Thursday, 23 April 2015


Once upon a time I lived in a state called Tasmania. It was and is a beautiful island of mountains and rivers, beaches and forests. The snow fell in winter, the sun shone in summer, sometimes. There were farms and orchards, fish aplenty in the seas, in Tasmania I had a life that many would envy.

Except there was darkness. A sad childhood which repercussions were still rippling through my life decades after the abuse had stopped, a marriage which ended due to violence and the loss of two babies. I had had enough of Tasmania's memories, of it's darkness, of it's prison like atmosphere, for Tasmania's first role in the British occupation was that of a prison, and to me that's what Tasmania represented.

I had to leave. I chose the UK. I arranged the correct legal documents, I sold my possessions, I saved my wages and I emigrated. I found a flat, I found a job, I built a new life. I rescued myself and restarted my life. I have a wonderful job, a beautiful family, a home of my own, and wonderful friends and contacts all around the world. I am blessed beyond measure.

I didn't have to walk the Sahara wondering with every step would I survive. I wasn't chased down by my government. I didn't have to pay people smugglers. I had a nice seat on a lovely plane next to a wonderful lady, herself an immigrant, but the other way, returning to England to see family.

Being a migrant is my identity, like my father before me, like my ancestors. We have a family history of migration, of starting again.

I have a desk in an office in Manchester and one of my colleagues John, worked for the Eritrean Community. I think of him often, and the stories he would tell me of his homeland that he loves so much and misses every day. He works tirelessly to help those in his community but also to fulfil his father's wish to share his language and culture and to get his PhD whilst also providing for his family. When I talked to him about his views on home and the risk of dying he sung this to me.

This world is not my home
I'm just a-passing through
My treasures are laid up
Somewhere beyond the blue.

The angels beckon me
From heaven's open door
And I can't feel at home
In this world anymore.

I don't know what the answers are but I do know no child is born to die at sea, and they are not meant for heaven yet. I do know we need to act compassionately. Whenever faced with issues I still go to the faith of my childhood and my Sunday school belief of what would Jesus do.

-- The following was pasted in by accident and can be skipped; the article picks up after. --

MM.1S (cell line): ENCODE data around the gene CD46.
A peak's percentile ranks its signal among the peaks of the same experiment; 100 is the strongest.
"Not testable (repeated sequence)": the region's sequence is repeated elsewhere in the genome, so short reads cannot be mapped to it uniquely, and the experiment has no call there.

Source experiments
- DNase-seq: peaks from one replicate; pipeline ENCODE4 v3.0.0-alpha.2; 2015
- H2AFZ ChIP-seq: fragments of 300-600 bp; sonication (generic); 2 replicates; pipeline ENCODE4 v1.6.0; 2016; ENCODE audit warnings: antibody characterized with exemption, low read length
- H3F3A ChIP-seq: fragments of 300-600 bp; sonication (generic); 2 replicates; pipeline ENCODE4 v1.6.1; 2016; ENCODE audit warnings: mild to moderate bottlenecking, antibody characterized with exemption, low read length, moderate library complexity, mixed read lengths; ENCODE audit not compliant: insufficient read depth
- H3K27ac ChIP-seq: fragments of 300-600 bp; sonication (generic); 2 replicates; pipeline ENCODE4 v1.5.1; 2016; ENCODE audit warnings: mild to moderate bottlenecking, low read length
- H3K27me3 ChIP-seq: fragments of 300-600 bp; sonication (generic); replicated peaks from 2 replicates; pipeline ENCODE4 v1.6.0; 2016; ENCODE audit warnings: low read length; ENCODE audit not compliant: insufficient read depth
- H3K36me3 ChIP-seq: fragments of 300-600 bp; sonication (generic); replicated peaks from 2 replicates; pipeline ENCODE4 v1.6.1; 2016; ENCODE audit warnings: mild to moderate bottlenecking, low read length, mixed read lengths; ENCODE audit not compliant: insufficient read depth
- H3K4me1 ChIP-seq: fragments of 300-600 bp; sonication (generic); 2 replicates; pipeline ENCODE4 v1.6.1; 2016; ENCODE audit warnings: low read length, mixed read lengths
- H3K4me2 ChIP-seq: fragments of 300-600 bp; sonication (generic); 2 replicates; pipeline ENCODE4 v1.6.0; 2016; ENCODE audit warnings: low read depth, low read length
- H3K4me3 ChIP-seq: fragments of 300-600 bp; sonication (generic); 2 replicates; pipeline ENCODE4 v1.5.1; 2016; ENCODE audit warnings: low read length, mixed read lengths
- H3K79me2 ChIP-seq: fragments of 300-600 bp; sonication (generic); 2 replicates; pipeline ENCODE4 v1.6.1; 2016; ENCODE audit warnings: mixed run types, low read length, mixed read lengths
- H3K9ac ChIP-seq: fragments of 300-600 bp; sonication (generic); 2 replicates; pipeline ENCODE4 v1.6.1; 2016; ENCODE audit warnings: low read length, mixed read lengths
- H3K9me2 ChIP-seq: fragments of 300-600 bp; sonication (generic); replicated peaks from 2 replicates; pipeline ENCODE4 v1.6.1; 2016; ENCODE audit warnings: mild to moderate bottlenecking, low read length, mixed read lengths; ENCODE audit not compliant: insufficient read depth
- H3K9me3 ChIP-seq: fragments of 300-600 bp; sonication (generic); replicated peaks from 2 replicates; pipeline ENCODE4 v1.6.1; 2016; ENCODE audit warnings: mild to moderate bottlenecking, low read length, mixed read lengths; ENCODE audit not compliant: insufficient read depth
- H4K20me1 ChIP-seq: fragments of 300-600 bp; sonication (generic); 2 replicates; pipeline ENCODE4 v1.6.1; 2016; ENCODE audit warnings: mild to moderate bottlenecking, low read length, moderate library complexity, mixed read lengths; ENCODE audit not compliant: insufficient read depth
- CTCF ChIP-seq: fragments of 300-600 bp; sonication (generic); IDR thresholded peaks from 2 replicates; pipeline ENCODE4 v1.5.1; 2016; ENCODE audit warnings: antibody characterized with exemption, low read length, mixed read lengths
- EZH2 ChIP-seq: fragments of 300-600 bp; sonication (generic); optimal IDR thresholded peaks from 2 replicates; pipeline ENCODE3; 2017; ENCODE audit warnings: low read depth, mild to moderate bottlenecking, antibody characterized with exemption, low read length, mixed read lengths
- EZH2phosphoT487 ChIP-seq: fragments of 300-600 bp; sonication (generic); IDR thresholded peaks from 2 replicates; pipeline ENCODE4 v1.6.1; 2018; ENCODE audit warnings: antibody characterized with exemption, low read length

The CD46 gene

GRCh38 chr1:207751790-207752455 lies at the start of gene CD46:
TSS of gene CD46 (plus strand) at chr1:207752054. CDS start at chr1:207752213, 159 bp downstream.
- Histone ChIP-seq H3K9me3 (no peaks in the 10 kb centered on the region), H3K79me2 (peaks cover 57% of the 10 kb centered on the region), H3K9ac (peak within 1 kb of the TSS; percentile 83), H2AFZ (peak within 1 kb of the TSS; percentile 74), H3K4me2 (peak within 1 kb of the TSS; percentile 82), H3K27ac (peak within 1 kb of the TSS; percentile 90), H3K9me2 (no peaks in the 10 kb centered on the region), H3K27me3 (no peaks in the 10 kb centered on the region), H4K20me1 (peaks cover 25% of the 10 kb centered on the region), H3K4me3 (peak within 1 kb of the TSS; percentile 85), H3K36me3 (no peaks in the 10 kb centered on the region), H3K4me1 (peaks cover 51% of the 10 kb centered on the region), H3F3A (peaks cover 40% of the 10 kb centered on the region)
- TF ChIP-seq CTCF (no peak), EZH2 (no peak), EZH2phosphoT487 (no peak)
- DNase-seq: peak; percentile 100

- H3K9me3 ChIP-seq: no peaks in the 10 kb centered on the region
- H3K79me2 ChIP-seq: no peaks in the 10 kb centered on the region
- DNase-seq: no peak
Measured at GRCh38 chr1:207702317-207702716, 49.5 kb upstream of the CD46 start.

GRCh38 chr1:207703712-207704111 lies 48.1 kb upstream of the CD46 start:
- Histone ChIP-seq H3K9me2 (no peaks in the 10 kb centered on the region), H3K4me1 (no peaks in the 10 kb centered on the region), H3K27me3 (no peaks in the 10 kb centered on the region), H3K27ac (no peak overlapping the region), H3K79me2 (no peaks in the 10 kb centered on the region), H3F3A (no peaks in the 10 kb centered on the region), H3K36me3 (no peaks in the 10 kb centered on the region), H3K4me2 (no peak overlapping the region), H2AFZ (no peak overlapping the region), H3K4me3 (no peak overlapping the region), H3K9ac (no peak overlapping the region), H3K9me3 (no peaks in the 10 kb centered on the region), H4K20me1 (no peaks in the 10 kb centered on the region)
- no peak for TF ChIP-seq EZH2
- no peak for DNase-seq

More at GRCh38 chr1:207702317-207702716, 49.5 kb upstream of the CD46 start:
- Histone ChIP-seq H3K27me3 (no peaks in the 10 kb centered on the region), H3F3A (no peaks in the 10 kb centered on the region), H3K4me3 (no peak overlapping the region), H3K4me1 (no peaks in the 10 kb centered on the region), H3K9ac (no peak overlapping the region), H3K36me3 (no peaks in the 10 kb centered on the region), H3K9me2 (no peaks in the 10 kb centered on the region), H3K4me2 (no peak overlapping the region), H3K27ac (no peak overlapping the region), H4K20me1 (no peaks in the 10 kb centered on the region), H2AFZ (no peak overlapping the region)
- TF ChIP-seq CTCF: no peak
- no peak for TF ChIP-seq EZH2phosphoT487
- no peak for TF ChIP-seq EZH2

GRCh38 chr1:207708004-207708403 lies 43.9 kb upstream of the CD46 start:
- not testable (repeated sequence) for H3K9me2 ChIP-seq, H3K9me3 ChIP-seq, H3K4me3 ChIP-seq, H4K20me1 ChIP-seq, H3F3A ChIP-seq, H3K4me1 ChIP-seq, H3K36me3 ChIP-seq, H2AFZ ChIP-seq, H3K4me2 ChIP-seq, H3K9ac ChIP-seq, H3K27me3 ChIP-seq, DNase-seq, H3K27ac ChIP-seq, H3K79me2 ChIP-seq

"What you did not do for the least of these, you did not do for Me"


Save The Children 

Tuesday, 21 April 2015

Thinking Slimmer - Stage 2 the next 4 weeks

So ends part one of Thinking Slimmer where I was introduced to my first Slimpod. On my first listen I thought "this is it? This is the miracle that will assist me reach my goals? Okaaaay" I was prepared to believe in it, after the miracle cure for my nightmares and flashbacks late last year with NLP, however I must admit to feeling a little disappointed that it was so simple.

Each listen I took something new out of it, and started changing. I had already made huge changes but hadn't seen the results I had hoped, and the reason was this I think. I didn't trust myself. One of the things slimpod says is "you can trust yourself" and I believe it now. I can make sound eating decisions, I can exercise and I can do this, and in fact I AM doing this. I can also be happy about my size and the changes and not feel frightened. Previously as I have shed weight I have felt vulnerable, now I feel stronger. I look stronger. And I will look how I dream, slim and strong.

I write this from my Chromebook balanced on my size 20 jeans. My size 24 jeans in the bin, not fit for donation. I  bought a size 18 t-shirt on holiday which now fits. I am progressing.

I love food for the first time in my life. I am enjoying food as my friend, not the enemy. I am loving all the colours, and textures and flavours. Fruit and some vegetables taste incredibly sweet. I am enjoying my low sugar life. The biggest surprise to me is I am eating low carb. It wasn't a conscious decision, as I believe carbs are essential but its just coming naturally to me at present. I think once I start more strenuous exercise carbs will come back more into my diet but right now what I eat feels right.

I can trust myself to make good decisions. It's amazing.

So I set goals at the beginning of my slimpod journey and I want to set some new ones.

For the next 4 weeks I will:

1. Listen to my slimpod and chillpod every day in the evening, plus listen to chill pod when I feel like stress eating.

2. I will not eat chocolate for 4 weeks. I've still been having 4 squares of dark chocolate each evening, but I don't need it any more. If I want chocolate I will have it, but I would like to see over the next 4 weeks if I can do without.

3. I will join the gym and attend 3 times a week at least, on top of my existing activity not as a substitute.